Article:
You don't mess with Judge David Johnson—unless you want a fat lip and a date in civil court.
Lather. Rinse. Save the world.
Adam Sandler's requisite entry into the summer comedy lineup tells the tale of an Israeli counter-terror specialist and his love affair with hairdressing. If only the film itself were as funny as that sentence.
Facts of the Case
Zohan (Sandler) is Israel's most powerful secret agent, a one-man wrecking crew who can single-handedly take down an entire fortress full of terrorists. But he is tired of war and yearns to move to America and live out his dream as a Paul Mitchell stylist. So following his latest mission, a one-on-one takedown of "The Phantom" (John Turturro, Transformers), his arch-nemesis, Zohan packs up and heads to New York City, where he secures a job in the local Palestinian-owned salon, working for the beautiful proprietor (Emanuelle Chriqui, Tortured).
But no matter how hard Zohan tries to hide under the radar, his past catches up with him, as The Phantom makes an unexpected return and a greedy land developer attempts to pit Arab against Jew to condemn the entire block so he can build a mall.
Setting aside the film's good-natured, but laughably simple-minded attempts to tackle the issues of the Israeli-Palestinian conflict, the only question that needs to be asked of You Don't Mess with the Zohan is this: will this make me laugh? My short answer: Don't count on it.
There are a couple of modifiers we can toss in to gauge, if you might bellow out one or two more chortles than me. First, are you an Adam Sandler fan? If you are, you'll no doubt have a higher threshold for laughter than if you're going into this harboring a grudge against the guy. I'm an "early stuff" Adam Sandler fan, having loathed myself and my poor decision making skills after languishing with crap like Big Daddy and I Now Pronounce You Chuck and Larry, incidentally, both of which are also half-assed message movies.
So my expectations were low, but I still had expectations. With Sandler, Robert Smigel and Judd Apatow (is there anything this guy doesn't have his fingers in these days?) attached to the script, I figured there was a semi-decent chance of guffawing. Alas, that's not the case. Which brings me to the second modifier: how do you feel about ridiculous humor like the main character doing push-ups without his hands, surfing on cars, swimming 100 miles per hour and treating a chair in a salon like a pommel horse? This is a profoundly stupid movie, falling just short of an Airplane!-like gag-at-any-cost construct, mainly because that movie's funny and this one isn't. However if your humor sensibilities tend more towards the "fish-stuck-in-a-buttcrack" variety, maybe, just maybe, you'll get a kick out of this experience.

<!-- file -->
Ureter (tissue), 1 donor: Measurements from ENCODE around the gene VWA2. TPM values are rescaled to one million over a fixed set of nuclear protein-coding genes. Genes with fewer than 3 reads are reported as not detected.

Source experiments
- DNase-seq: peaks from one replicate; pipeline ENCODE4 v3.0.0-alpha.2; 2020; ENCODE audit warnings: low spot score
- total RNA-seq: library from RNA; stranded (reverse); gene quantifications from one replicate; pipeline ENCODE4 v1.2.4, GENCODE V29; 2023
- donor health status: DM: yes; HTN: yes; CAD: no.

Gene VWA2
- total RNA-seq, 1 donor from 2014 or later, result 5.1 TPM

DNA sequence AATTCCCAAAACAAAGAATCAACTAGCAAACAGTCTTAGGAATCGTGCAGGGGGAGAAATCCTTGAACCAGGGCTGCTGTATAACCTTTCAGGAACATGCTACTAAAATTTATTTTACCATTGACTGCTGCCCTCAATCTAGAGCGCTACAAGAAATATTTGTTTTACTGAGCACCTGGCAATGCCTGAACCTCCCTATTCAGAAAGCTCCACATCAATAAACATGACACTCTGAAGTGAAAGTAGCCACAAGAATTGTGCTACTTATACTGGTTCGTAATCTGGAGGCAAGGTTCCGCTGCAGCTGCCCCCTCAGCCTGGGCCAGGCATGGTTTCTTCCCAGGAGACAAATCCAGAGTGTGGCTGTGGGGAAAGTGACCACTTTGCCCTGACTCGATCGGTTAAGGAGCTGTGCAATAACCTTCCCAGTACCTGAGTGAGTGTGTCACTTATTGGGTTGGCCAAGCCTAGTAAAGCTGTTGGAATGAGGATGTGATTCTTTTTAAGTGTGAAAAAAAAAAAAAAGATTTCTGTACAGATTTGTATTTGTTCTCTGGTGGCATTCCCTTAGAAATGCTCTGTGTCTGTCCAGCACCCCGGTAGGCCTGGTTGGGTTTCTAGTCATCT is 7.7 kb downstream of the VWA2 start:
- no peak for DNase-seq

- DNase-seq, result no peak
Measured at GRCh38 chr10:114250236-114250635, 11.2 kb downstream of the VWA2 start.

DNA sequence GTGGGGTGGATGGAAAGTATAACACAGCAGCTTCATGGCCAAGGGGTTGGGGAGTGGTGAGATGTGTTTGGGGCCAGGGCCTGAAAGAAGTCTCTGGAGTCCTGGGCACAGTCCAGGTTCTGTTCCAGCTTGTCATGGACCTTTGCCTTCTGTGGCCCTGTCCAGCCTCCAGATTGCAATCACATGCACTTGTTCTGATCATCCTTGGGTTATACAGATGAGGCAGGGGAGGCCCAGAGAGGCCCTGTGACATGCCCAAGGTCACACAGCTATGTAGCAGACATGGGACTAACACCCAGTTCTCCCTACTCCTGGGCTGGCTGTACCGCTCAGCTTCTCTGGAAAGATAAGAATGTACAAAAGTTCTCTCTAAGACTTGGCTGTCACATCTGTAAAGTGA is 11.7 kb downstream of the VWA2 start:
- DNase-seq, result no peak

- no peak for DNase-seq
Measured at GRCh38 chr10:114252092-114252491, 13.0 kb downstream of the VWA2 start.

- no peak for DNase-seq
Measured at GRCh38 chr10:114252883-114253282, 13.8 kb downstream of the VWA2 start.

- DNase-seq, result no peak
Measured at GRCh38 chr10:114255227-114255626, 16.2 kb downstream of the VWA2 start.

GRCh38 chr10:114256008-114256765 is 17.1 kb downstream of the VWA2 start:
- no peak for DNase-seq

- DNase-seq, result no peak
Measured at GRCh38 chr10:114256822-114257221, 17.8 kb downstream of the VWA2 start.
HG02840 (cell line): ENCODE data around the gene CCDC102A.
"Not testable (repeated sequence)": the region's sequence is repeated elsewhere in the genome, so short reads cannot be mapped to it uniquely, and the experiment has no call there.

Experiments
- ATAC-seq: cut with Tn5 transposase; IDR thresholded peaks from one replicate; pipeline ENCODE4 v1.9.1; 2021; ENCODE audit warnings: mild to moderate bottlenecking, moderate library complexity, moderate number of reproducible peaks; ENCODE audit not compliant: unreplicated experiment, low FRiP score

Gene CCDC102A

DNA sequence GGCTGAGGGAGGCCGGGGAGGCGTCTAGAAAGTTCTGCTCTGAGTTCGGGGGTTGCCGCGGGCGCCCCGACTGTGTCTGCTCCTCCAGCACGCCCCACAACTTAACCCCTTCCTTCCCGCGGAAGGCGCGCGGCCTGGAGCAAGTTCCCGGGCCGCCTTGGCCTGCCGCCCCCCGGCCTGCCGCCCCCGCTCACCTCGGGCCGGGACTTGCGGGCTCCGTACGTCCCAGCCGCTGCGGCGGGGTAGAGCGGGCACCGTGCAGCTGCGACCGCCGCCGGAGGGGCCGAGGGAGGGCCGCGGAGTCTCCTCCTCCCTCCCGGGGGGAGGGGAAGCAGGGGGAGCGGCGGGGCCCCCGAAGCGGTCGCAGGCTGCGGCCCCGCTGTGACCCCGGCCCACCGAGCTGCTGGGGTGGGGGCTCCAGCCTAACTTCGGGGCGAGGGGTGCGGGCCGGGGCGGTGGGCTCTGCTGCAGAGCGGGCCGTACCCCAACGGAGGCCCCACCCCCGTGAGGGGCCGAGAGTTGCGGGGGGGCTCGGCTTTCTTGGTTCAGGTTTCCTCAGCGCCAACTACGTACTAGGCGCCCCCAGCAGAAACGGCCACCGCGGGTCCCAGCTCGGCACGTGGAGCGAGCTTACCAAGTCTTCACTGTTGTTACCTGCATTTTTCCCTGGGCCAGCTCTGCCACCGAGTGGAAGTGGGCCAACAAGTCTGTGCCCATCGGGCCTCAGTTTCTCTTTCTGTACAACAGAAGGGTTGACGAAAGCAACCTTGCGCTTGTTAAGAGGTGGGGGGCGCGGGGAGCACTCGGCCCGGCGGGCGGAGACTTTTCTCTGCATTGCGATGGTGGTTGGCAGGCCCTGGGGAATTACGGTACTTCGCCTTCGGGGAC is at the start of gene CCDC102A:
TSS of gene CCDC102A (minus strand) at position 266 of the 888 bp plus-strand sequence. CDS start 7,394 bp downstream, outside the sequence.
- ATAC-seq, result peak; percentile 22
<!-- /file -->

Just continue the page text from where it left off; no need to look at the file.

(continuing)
For me, Zohan started out surprisingly strong. His exploits as a roided-out, gravity-defying Israeli Jack Bauer yielded a handful of laughs. But as soon as the film shifted to New York City, and the clichéd "fish-out-of-water" scenario kicked in, the laugh frequency dropped off precipitously. From that point on, the highlight was a montage with Zohan sensually washing the hair of some horny older women (including—gasp!—Mrs. Garrett!!!). After that, though, we're talking flat-line. Not even cameos from Dave Matthews and Mariah Carey were able to breath life into this patient.
Also disappointing: the high-def treatment. Yes, things look and sound better on Blu-ray, but the video quality (1.85:1 widescreen) is not nearly as dynamic as it should be—especially for a new release. The colors are strong, mainly because of Zohan's flamboyant surroundings, but the detailing is soft and a far cry from the crispness and depth seen in the top-shelf releases. An upgrade over the standard-definition release, sure, but not enough to drop jaws or to sucker you into spending a significant amount of extra money on. The lossless TrueHD 5.1 track is preferred, but aside from the action-heavy first 15 minutes, there isn't a whole lot for the mix to do. Worse, the only Blu exclusive extra is a boring pop-up "Zohan translator" trivia track. Other extras: two commentary tracks featuring director Dennis Dugan on one and Sandler, Smigel, and actors Rob Schneider and Nick Swardson on the other; deleted scenes; and 15 behind-the-scenes featurettes, covering cameos, stunts, making-of, outtakes, fake newscasts, production design and, the finest of the batch, an interesting look at the relationship between the Arab and Jewish actors on the set.
Don't Mess with the Zohan: Really, really stupid, not very funny and far from the slickest Blu-ray. Both unrated and PG-13 theatrical cuts are included. Four minutes represents the difference in runtimes.
Guilty. Sentence: Twenty months community service in the Golan Heights cleaning urinals.
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